well, i’d like to agree, but:
what happens if a plugin has lower input threshold than that?
what happens if a plugin introduces ‘analog’ mimickry at much lower levels?
I think you are missing the general point. Whatever a plugin’s input threshold, the audio that goes to the next stage should be peaking around -10 dBFS achieved with the trim knobs on the bus, for example. If a plugin introduces ‘analog’ mimickry at lower levels then you adjust your plugin input gain knob. It’s not rocket science.
Let’s say you have a track with a chain of, say, 5 plugins (4 “digital” + 1 “analog”) leading to a bus. The input into first plugin should be around -10dbFS, likewise maintaining that through the entire plugin chain by adjusting the input gains of the various plugins. Let’s say that in order to get the sound you want from your “analog” plugin you do need to increase/decrease the input somewhat. No worries. Whatever the final output, the trim knob of the bus re-adjusts that to -10 dBFS peak so that the input into the bus plugin chain is also starting at an appropriate level. That is the whole point of gain staging.
Beth is right, and I say this as someone who uses a boatload of Airwindows Tape saturation (ToTape6). -10db per track at its peak, with saturation/distortion.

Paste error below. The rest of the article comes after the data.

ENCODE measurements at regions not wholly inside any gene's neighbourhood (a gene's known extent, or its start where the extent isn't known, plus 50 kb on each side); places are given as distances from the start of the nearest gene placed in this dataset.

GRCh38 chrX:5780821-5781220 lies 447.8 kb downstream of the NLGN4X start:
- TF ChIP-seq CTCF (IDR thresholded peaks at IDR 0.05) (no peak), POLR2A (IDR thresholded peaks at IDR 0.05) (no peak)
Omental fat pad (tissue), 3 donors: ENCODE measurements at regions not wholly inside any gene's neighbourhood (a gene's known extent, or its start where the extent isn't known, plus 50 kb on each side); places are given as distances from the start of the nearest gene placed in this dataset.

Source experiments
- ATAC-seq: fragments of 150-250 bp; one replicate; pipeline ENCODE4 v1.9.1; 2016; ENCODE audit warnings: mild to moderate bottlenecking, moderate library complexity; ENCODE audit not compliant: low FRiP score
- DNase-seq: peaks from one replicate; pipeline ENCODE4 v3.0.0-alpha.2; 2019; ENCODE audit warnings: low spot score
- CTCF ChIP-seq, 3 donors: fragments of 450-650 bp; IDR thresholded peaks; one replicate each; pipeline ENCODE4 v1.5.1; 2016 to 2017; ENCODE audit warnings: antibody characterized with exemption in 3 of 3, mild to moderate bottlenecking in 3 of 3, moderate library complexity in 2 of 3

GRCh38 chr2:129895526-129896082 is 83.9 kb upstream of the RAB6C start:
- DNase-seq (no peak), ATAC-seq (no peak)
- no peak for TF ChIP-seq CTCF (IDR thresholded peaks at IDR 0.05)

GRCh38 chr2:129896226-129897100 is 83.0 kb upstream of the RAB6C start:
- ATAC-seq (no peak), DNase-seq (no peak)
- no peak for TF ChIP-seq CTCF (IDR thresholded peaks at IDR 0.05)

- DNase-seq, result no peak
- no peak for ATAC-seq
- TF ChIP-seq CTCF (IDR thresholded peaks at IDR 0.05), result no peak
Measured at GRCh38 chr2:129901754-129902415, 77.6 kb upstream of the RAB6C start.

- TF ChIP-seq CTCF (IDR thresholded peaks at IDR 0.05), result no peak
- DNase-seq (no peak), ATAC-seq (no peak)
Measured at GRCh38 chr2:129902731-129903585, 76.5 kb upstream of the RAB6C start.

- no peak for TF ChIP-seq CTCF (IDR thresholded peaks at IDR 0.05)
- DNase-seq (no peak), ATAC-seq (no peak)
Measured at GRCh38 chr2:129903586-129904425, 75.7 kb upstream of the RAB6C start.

Good points overall. I know some plugins have automatic gain compensation that’s based on rms level difference, but I still think they adjusting it manually helps more. Also sometimes after I eq something I realize that at times if I try to match it with the meter it doesn’t sound the same like it’s as if the volume has to be higher but sometimes with certain sounds I don’t have to adjust make up gain with eq too much all depends on how I processed the eq.
I guess I try to match it 99.9 percent as I gain stage so I was wondering how others do it.
My advice? Don’t fret too much. If you did that for every plugin in your project you’d never get any work done Either “ear-ball” it or stick to those -10 dBFS peaks and enjoy the freedom “gained”
So since I generally aim for -18 which is -12 db on a regular peak meter should it be -12 db peaks
It doesn’t work out that neatly due to the way the two meters types react differently to incoming audio but, yes, -12dbFS peaks would obviously be fine.